C. auris strains usually have considerable resistance to antifungal drugs, and some resist all the usual treatments. How this resistance arose is another mystery--many scientists suspect that the widespread agricultural use of fungicides was the key factor. In any case, it underscores the need for better reporting of serious fungal infections and for new antifungal drugs, says Casadevall.
-end-
"On the Emergence of Candida auris: Climate Change, Azoles, Swamps, and Birds" was written by Arturo Casadevall, Dimitrios Kontoyiannis of the University of Texas MD Anderson Cancer Center, and Vincent Robert of the Westerdijk Fungal Biodiversity Institute in the Netherlands.

Johns Hopkins University Bloomberg School of Public Health

Related Global Warming Articles:

A new study provides a solid evidence for global warming
The new study allows a more accurate assessment of how much heat has accumulated in the ocean (and Earth) system.
Global warming hiatus disproved -- again
UC Berkeley scientists calculated average ocean temperatures from 1999 to 2015, separately using ocean buoys and satellite data, and confirmed the uninterrupted warming trend reported by NOAA in 2015, based on that organization's recalibration of sea surface temperature recordings from ships and buoys.
Report reassesses variations in global warming
Experts at the European Centre for Medium-Range Weather Forecasts (ECMWF) have issued a new assessment of temperature trends and variations from the latest available data and analyses.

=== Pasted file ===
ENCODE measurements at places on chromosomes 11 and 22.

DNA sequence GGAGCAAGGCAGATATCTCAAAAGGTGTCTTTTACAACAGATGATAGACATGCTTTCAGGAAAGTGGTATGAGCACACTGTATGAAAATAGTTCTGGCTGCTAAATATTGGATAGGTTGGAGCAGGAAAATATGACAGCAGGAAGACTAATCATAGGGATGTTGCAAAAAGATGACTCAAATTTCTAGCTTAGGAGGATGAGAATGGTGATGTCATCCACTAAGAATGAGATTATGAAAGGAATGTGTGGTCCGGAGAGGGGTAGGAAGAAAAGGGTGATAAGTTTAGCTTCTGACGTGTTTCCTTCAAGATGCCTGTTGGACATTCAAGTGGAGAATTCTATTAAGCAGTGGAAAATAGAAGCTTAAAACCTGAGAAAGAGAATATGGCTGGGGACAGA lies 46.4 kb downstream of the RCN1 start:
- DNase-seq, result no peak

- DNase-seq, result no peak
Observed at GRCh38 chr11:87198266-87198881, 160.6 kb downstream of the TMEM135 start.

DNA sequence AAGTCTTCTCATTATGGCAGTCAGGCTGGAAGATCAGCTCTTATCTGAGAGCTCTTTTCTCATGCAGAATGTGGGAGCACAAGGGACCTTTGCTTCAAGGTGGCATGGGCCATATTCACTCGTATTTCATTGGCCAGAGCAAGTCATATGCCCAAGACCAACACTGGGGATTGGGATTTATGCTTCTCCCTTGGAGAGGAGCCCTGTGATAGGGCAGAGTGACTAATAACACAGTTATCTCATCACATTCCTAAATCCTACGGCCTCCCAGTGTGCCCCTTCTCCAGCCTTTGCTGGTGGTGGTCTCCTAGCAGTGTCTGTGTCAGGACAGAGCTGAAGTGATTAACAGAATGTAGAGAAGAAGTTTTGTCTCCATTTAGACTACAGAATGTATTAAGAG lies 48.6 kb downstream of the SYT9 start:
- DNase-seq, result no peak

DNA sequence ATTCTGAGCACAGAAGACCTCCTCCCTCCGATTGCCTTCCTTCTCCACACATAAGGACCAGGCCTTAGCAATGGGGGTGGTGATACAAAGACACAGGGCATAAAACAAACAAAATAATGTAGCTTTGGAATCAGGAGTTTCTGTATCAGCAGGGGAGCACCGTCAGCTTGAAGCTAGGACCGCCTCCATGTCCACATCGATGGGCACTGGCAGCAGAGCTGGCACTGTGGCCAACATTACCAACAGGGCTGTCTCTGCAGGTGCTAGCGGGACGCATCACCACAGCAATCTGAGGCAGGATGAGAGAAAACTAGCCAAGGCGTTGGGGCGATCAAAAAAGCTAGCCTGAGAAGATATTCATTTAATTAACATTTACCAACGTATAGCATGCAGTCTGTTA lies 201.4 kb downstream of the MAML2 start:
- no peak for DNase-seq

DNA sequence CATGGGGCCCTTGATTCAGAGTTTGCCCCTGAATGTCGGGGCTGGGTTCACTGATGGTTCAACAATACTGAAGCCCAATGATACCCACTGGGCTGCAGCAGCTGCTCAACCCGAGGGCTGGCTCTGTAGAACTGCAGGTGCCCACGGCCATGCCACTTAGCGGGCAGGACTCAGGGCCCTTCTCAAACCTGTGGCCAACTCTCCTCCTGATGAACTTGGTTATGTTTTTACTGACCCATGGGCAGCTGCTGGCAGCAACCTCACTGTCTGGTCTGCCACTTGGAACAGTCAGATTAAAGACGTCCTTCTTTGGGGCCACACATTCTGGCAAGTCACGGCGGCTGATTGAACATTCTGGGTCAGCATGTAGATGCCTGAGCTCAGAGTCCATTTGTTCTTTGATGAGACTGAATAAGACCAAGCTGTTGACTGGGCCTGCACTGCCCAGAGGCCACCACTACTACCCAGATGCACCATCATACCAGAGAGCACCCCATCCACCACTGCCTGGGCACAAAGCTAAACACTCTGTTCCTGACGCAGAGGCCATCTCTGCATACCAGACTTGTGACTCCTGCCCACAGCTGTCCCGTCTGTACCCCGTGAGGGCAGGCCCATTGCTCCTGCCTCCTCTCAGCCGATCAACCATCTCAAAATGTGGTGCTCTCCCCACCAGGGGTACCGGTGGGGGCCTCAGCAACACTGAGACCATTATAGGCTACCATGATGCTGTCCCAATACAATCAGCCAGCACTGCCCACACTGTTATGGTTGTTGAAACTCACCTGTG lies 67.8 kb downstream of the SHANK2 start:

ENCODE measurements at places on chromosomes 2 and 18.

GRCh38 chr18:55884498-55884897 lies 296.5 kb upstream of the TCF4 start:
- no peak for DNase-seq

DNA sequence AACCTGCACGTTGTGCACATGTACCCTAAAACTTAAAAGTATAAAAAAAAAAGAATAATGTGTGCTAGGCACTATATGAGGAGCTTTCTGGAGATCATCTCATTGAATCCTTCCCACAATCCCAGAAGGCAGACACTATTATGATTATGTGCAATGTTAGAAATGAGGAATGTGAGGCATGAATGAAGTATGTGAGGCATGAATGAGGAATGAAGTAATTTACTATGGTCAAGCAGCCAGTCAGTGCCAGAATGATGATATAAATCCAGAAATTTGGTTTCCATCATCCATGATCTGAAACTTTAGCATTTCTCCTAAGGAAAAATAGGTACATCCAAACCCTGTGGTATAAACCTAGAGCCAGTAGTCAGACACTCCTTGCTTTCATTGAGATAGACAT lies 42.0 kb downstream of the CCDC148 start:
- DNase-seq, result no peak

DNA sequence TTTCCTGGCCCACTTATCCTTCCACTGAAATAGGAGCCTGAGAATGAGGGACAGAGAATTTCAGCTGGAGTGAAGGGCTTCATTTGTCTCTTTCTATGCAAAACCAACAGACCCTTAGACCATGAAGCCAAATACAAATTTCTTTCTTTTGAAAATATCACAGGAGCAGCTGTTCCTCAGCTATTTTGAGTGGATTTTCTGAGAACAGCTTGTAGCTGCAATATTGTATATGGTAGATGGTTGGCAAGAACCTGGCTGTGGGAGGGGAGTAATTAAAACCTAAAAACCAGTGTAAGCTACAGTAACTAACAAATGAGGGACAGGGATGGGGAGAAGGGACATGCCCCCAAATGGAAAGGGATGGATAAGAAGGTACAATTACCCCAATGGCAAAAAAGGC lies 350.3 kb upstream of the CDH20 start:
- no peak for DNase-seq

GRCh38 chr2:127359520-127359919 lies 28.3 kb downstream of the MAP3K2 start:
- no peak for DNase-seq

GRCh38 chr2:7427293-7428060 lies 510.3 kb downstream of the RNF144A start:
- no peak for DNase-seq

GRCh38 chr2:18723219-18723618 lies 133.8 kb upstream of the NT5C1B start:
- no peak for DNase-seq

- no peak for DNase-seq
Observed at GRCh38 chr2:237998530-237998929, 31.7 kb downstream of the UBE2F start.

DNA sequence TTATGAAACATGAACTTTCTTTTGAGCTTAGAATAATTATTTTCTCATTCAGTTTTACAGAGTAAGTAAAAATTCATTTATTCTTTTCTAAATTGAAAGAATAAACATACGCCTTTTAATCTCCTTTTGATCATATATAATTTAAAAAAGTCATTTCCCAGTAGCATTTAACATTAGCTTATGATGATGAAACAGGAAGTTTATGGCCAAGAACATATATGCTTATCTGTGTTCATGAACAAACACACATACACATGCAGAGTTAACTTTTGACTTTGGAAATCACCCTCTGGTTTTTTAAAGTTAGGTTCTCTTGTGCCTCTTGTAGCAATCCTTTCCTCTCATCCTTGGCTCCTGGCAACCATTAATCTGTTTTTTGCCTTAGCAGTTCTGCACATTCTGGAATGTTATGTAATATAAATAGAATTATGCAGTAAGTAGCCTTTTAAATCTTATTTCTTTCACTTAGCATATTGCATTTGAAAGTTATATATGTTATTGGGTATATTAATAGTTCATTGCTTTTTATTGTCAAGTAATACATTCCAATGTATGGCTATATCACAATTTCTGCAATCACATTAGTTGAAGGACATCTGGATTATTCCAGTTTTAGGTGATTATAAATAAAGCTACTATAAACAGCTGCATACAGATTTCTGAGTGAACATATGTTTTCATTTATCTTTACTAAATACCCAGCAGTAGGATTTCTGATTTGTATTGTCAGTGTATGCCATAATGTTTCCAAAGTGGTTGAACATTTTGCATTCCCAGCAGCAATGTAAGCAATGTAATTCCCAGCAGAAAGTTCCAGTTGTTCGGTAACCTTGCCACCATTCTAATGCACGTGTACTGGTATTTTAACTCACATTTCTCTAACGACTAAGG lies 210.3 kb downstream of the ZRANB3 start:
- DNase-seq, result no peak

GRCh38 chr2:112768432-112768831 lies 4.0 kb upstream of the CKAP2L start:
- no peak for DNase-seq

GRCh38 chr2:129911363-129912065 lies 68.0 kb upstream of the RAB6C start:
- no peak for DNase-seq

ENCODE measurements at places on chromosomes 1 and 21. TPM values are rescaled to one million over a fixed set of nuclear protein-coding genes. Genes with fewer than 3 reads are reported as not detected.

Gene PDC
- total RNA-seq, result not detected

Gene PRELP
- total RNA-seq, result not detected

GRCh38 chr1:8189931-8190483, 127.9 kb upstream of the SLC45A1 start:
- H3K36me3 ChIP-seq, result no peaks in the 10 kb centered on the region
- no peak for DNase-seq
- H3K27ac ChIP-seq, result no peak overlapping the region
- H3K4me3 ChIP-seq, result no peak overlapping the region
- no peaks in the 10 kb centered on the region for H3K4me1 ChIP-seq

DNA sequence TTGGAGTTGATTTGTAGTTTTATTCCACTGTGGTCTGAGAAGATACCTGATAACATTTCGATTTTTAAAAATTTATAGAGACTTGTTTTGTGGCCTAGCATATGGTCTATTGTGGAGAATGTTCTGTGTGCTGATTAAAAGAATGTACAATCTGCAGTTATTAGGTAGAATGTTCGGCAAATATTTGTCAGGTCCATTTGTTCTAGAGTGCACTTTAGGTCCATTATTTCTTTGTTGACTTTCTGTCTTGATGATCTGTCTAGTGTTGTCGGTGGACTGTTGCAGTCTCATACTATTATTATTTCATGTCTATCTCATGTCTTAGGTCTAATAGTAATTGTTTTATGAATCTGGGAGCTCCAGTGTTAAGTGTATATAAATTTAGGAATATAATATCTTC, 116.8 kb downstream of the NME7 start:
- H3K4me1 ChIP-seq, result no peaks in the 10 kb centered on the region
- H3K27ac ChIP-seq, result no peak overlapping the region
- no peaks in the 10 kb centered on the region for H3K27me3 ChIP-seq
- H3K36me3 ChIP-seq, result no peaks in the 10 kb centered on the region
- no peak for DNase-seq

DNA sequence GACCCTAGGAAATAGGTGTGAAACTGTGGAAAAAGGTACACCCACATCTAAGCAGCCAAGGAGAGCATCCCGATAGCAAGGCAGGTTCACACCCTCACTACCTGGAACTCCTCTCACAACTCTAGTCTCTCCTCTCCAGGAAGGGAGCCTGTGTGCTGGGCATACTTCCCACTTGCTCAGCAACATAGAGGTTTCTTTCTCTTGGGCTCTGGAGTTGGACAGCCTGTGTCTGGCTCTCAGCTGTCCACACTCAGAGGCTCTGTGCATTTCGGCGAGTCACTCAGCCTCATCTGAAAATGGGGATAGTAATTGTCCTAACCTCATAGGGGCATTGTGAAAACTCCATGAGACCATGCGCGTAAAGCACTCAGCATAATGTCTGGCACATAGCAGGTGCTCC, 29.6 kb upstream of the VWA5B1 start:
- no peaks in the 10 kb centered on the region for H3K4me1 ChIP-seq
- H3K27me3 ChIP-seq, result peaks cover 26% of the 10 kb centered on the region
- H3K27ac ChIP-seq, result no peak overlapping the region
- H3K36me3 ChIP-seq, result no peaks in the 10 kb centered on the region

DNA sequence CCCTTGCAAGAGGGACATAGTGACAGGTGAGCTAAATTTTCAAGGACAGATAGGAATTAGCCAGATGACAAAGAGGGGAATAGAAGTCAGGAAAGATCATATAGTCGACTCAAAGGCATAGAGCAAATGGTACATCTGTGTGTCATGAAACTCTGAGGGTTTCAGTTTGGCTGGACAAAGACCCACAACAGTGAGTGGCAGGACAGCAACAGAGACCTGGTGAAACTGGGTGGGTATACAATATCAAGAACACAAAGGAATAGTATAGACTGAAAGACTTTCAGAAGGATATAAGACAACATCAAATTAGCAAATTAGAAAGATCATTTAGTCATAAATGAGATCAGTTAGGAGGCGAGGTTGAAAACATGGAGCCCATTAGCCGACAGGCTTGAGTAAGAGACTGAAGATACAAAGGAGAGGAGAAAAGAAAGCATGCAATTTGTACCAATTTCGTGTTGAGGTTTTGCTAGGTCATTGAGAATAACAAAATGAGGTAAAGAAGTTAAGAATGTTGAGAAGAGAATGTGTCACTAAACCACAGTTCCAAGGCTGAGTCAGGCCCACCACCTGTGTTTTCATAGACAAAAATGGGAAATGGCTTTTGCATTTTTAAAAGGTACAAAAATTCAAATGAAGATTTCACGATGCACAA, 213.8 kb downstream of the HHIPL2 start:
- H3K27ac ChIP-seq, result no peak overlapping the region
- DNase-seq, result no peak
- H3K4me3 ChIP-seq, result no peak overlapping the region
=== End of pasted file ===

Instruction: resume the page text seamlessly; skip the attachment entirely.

Clouds are impeding global warming... for now
Lawrence Livermore National Laboratory researchers have identified a mechanism that causes low clouds -- and their influence on Earth's energy balance -- to respond differently to global warming depending on their spatial pattern.
Global warming's next surprise: Saltier beaches
Batches of sand from a beach on the Delaware Bay are yielding insights into the powerful impact of temperature rise and evaporation along the shore that are in turn challenging long-held assumptions about what causes beach salinity to fluctuate in coastal zones that support a rich network of sea creatures and plants.
More Global Warming News and Global Warming Current Events

Best Science Podcasts 2019

We have hand picked the best science podcasts for 2019. Sit back and enjoy new science podcasts updated daily from your favorite science news services and scientists.
Now Playing: TED Radio Hour

Teaching For Better Humans
More than test scores or good grades — what do kids need to prepare them for the future? This hour, guest host Manoush Zomorodi and TED speakers explore how to help children grow into better humans, in and out of the classroom. Guests include educators Olympia Della Flora and Liz Kleinrock, psychologist Thomas Curran, and writer Jacqueline Woodson.
Now Playing: Science for the People

#534 Bacteria are Coming for Your OJ
What makes breakfast, breakfast? Well, according to every movie and TV show we've ever seen, a big glass of orange juice is basically required. But our morning grapefruit might be in danger. Why? Citrus greening, a bacteria carried by a bug, has infected 90% of the citrus groves in Florida. It's coming for your OJ. We'll talk with University of Maryland plant virologist Anne Simon about ways to stop the citrus killer, and with science writer and journalist Maryn McKenna about why throwing antibiotics at the problem is probably not the solution. Related links: A Review of the Citrus Greening...